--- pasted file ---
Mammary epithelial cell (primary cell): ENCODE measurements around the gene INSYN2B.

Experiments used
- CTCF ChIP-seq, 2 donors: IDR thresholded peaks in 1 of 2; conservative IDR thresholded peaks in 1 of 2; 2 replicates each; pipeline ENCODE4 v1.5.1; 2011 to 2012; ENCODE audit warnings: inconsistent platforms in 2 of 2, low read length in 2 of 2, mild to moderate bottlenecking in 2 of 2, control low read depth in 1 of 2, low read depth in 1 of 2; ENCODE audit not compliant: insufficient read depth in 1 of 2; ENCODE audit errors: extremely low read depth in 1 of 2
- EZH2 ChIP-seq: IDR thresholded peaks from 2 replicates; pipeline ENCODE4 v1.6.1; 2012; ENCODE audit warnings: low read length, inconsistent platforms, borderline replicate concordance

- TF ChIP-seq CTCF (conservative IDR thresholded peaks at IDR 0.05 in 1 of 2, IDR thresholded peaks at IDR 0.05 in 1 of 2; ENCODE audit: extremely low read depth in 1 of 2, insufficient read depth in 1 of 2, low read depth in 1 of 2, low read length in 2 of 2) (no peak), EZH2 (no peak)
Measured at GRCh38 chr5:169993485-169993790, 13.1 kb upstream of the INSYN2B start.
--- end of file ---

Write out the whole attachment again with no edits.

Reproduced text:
Mammary epithelial cell (primary cell): ENCODE measurements around the gene INSYN2B.

Experiments used
- CTCF ChIP-seq, 2 donors: IDR thresholded peaks in 1 of 2; conservative IDR thresholded peaks in 1 of 2; 2 replicates each; pipeline ENCODE4 v1.5.1; 2011 to 2012; ENCODE audit warnings: inconsistent platforms in 2 of 2, low read length in 2 of 2, mild to moderate bottlenecking in 2 of 2, control low read depth in 1 of 2, low read depth in 1 of 2; ENCODE audit not compliant: insufficient read depth in 1 of 2; ENCODE audit errors: extremely low read depth in 1 of 2
- EZH2 ChIP-seq: IDR thresholded peaks from 2 replicates; pipeline ENCODE4 v1.6.1; 2012; ENCODE audit warnings: low read length, inconsistent platforms, borderline replicate concordance

- TF ChIP-seq CTCF (conservative IDR thresholded peaks at IDR 0.05 in 1 of 2, IDR thresholded peaks at IDR 0.05 in 1 of 2; ENCODE audit: extremely low read depth in 1 of 2, insufficient read depth in 1 of 2, low read depth in 1 of 2, low read length in 2 of 2) (no peak), EZH2 (no peak)
Measured at GRCh38 chr5:169993485-169993790, 13.1 kb upstream of the INSYN2B start.